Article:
If you're unable to work after suffering an on-the-job injury, it makes sense to see what type of compensation you're entitled to receive. However, it's important to note that most Louisiana residents can't legally collect workers' compensation benefits and unemployment benefits at the same time.
About Workers' Compensation Benefits
Workers' compensation benefits provide financial support to employees who suffer on-the-job injuries. Benefits pay for medical care related to the injury as well as replacement of a portion of the lost wages.
Temporary Total Disability (TTD) benefits for injured Louisiana workers are paid at a rate that is two-thirds of their average weekly wage but subject to minimum and maximum rates that change each year. As of September 1, 2017, the minimum benefit is $174 per week, and the maximum benefit is $653 per week.
There is no limit on the length of time you can receive TTD benefits. However, payments end when you are able to return to work or have reached maximum medical improvement (MMI).
About Unemployment Benefits
Unemployment benefits are intended to provide support if you've involuntarily lost your job or are involuntarily working reduced hours through no fault of your own. To be eligible for unemployment benefits, you must be actively looking for work from at least three different employers each week and able to accept a position when it is offered.
Unemployment benefits are awarded regardless of financial need, but the amount you receive is based on your work history and past earnings. The current minimum benefit payment in Louisiana is $10 per week, while the maximum payment is $247 per week. Claimants can receive benefits for a maximum of 26 weeks, as long as they continue to look for work. However, in times where there are very high unemployment rates throughout the state, claimants may gain special access to additional weeks of benefit payments.
The Relationship Between Workers' Compensation and Unemployment Benefits
Unemployment benefits provide substantially less support than workers' compensation benefits because unemployed workers with no physical limitations are expected to find new jobs as soon as possible. Injured workers receive higher benefits because their medical condition limits their ability to work. They're not expected to look for work because they typically already have a position to return to when they've recovered from their injury.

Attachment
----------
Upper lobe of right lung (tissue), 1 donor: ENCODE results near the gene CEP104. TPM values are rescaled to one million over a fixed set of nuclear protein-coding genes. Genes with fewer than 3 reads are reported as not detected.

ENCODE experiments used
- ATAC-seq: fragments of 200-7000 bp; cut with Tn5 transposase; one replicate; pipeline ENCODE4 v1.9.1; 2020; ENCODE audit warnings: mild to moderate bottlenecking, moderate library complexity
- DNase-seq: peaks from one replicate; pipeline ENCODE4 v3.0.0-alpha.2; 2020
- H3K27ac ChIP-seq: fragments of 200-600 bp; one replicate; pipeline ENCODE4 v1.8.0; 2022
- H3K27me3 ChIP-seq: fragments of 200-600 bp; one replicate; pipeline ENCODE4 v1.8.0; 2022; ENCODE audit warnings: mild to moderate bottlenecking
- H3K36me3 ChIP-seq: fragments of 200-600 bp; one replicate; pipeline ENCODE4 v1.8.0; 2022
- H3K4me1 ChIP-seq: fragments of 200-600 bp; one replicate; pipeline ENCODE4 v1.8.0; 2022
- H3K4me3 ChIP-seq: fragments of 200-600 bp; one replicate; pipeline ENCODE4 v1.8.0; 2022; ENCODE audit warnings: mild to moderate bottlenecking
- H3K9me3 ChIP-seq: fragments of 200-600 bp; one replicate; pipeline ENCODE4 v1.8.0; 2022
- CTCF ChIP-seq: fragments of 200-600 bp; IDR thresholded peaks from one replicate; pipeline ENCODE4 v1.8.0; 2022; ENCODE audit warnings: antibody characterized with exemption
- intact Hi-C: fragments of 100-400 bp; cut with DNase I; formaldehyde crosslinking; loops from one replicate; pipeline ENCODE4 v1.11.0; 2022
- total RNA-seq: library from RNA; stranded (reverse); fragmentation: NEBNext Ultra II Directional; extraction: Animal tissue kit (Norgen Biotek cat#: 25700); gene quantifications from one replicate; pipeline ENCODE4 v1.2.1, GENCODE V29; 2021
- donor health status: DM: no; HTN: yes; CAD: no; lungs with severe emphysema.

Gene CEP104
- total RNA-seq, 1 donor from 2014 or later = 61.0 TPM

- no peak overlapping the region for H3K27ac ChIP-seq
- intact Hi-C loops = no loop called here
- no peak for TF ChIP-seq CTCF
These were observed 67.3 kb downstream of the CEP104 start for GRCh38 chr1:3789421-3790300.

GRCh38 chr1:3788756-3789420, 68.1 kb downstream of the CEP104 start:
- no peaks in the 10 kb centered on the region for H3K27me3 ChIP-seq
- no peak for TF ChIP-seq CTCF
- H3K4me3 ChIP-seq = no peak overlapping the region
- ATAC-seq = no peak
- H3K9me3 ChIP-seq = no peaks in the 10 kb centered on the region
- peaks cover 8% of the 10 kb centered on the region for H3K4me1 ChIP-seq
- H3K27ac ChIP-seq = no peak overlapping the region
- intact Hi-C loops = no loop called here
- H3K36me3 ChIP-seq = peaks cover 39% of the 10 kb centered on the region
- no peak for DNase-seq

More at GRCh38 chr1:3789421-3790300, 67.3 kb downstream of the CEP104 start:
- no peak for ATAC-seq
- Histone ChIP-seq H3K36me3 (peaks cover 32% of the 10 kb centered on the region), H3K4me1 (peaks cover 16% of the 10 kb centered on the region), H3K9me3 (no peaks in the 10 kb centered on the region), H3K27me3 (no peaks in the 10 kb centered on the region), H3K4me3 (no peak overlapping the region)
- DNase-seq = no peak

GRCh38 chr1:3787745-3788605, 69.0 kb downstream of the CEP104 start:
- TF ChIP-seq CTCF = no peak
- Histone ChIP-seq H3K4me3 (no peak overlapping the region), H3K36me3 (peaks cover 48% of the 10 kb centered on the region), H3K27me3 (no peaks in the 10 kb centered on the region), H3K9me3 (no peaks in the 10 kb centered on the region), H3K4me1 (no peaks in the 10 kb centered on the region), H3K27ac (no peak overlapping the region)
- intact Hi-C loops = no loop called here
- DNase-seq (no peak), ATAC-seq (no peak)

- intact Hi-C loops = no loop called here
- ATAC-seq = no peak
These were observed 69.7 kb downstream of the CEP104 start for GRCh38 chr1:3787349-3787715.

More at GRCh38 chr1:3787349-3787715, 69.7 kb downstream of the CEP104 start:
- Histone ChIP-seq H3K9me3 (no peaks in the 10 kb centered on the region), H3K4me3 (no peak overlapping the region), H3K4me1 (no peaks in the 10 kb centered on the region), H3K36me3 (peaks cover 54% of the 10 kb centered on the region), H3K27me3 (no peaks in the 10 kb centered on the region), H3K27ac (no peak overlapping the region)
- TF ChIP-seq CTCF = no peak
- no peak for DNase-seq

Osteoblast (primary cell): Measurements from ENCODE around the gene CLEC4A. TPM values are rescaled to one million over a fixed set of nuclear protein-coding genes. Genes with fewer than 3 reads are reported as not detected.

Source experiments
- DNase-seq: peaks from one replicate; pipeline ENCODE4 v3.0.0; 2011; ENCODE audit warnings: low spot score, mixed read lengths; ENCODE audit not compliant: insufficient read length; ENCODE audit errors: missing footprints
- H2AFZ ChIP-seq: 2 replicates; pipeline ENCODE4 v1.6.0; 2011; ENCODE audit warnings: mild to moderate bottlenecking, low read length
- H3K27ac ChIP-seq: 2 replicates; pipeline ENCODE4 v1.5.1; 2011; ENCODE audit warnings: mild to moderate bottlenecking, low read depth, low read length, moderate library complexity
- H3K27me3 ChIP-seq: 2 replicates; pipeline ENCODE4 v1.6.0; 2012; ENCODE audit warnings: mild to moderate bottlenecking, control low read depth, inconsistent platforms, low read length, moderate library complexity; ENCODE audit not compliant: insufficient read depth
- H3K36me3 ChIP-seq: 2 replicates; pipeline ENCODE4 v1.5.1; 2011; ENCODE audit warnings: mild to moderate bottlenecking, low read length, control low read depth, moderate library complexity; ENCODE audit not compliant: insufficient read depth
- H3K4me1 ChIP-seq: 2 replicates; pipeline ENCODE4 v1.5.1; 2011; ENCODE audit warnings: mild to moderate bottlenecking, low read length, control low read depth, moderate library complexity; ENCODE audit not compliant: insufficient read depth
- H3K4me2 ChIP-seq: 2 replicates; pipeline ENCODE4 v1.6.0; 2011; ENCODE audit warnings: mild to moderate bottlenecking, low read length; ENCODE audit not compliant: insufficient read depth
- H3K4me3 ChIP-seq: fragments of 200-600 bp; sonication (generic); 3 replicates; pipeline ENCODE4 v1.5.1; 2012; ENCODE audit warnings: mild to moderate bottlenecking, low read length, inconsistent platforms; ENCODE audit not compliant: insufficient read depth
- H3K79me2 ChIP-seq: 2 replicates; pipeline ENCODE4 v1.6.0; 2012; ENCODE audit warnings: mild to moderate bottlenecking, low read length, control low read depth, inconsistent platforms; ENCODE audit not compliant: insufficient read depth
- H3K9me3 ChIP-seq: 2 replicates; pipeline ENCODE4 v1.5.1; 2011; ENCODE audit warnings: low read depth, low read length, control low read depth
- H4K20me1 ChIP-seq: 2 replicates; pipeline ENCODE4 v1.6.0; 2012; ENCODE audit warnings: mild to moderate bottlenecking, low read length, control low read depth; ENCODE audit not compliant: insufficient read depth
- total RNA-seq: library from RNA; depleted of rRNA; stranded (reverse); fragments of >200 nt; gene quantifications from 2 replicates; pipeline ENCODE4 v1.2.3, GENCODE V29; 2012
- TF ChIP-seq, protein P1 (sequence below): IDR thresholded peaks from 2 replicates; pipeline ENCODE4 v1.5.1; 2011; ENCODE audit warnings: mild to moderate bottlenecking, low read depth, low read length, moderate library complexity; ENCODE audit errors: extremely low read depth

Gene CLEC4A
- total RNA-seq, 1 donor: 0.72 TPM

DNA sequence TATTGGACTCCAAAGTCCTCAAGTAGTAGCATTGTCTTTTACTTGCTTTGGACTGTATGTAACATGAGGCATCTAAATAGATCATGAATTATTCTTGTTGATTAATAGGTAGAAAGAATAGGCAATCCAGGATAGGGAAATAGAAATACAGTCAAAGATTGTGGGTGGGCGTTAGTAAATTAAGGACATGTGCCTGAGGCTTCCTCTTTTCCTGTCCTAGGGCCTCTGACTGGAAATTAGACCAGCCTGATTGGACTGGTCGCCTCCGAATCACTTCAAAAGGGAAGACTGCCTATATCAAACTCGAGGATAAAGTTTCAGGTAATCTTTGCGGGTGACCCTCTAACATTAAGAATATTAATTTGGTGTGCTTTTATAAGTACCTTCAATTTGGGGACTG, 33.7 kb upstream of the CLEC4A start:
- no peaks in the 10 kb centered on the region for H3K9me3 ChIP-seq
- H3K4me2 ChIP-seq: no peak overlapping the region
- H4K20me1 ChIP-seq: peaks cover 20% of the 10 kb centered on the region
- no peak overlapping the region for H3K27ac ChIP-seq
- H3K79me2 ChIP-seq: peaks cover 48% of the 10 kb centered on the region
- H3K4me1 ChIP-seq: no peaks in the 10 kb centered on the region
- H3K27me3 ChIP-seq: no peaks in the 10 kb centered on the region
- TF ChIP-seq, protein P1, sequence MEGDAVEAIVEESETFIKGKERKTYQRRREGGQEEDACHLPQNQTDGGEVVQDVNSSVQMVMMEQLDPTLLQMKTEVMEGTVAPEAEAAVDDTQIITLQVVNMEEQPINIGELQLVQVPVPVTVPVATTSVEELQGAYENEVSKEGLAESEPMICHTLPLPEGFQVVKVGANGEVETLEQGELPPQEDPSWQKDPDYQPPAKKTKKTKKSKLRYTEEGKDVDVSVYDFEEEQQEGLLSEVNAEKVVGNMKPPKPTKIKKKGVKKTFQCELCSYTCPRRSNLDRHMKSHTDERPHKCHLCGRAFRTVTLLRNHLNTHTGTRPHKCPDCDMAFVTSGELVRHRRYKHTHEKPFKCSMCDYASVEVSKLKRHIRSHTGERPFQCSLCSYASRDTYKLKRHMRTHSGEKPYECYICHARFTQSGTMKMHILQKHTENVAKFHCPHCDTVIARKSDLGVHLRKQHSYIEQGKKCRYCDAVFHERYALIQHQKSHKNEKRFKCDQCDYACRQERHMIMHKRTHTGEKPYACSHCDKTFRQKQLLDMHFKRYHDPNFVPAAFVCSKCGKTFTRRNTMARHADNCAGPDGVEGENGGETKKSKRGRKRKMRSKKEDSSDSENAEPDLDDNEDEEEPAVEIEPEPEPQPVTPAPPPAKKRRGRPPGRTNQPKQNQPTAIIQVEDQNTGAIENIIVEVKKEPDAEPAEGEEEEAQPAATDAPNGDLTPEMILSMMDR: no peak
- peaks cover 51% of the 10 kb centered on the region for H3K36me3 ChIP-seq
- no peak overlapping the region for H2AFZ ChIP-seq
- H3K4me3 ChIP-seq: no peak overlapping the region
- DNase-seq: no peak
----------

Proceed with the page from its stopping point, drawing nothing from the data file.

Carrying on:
Receiving Both Unemployment and Workers' Compensation Benefits
In most cases, you cannot receive both unemployment benefits and workers' compensation benefits at the same time.
If you are unable to work because of an on-the-job injury, you do not qualify for unemployment benefits because your injury makes you medically unfit for work. Additionally, your current employer is holding your job until you are able to return to work.
Attempting to receive both unemployment and workers' compensation benefits when you are not eligible is considered fraud. You will likely be subjected to potential criminal and/or civil penalties.
One of the questions asked each week when applicants report their work search is "Did you receive or apply for workers' compensation during this week?" This question is specifically asked to identify cases of potential fraud.
The only way it may be possible to receive both unemployment benefits and workers' compensation benefits is if you are currently receiving permanent partial disability (PPD) payments under the workers' compensation program. PPD benefits are awarded for serious injuries such as amputations, disfigurement, and permanent hearing loss. If you're receiving PPD benefits and actively looking for new work that is better suited to your physical limitations, you may be eligible for both types of assistance.
Protecting Your Right to Compensation
State laws regarding unemployment and workers' comp can be complicated, which is why working with an attorney is often the best way to protect your right to compensation. Neblett, Beard & Arsenault's legal team is dedicated to helping Louisiana workers access the benefits they need to recover from on-the-job injuries. To learn more about how we can help with your claim, contact us online or call us directly at 318.588.6303 today to schedule a free, no-obligation case review.